intelposts100823_economy_560[1]Entrepreneurs must live with great uncertainty. Unlike the “9 to 5” crowd who prod through predictable daily work routines, life at a startup is wildly unpredictable. More than tasks or workflow, startups must manage unpredictable outcomes and then must adapt on the spot. This learning requires a founder to be accepting of considerable ambiguity and challenges the startup to embrace a lack of structure.

For many startups, the mystery of the unpredictable work environment can be a reward by itself. This may explain why some founders become serial entrepreneurs with life at a startup as the the work of choice.

A new study called “EurkeAlert” published in the Journal of Consumer Research, suggests that this mystery about outcomes boosts adrenaline and can be motivating. The authors suggest, “When comparing the time, money, and effort people invest in order to qualify for either a certain or an uncertain reward, we find that the uncertain reward is more motivating than the certain reward, an effect we dubbed the motivating-uncertainty effect.”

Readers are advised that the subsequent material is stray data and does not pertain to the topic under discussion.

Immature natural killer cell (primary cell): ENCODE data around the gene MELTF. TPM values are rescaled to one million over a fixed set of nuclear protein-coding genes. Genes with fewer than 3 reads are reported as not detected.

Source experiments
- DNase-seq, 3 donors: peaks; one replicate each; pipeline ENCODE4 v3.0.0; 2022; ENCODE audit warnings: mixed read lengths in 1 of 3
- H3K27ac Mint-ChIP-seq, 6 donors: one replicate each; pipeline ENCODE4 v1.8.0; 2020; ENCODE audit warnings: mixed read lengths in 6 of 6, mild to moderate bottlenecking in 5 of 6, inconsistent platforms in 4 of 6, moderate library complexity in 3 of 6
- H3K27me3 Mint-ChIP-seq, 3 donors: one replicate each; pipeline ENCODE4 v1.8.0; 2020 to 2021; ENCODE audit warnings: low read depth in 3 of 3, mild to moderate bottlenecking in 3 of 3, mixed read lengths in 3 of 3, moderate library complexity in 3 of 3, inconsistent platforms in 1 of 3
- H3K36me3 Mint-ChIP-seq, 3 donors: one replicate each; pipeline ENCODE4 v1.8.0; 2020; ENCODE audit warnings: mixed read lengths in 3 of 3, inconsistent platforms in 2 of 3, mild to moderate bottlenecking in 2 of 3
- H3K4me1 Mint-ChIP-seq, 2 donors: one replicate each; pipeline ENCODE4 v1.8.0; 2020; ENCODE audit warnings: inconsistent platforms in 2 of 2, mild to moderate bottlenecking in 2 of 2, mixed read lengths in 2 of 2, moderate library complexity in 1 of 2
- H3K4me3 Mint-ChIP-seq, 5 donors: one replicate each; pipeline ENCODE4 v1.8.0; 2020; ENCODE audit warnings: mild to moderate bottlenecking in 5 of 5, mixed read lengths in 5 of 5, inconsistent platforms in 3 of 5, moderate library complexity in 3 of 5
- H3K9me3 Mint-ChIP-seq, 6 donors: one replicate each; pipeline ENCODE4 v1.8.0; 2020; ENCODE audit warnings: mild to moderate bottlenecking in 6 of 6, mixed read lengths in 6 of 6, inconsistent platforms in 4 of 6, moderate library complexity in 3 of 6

Academics have long argued about the personality profiles of entrepreneurs. Some argue that the best entrepreneurs easily tolerate risk and have a sixth sense that allows them to see opportunity when others cannot. Whether innate or learned, coping with daily ambiguity and uncertain outcomes is a handy skill to have at the startup.

Think of uncertainty as the excitement that comes when opening a gift. At a startup, the gift might be considerable financial reward, a dramatic change in strategy, or even failure.


John Bradley Jackson
Author, Entrepreneur, Professor
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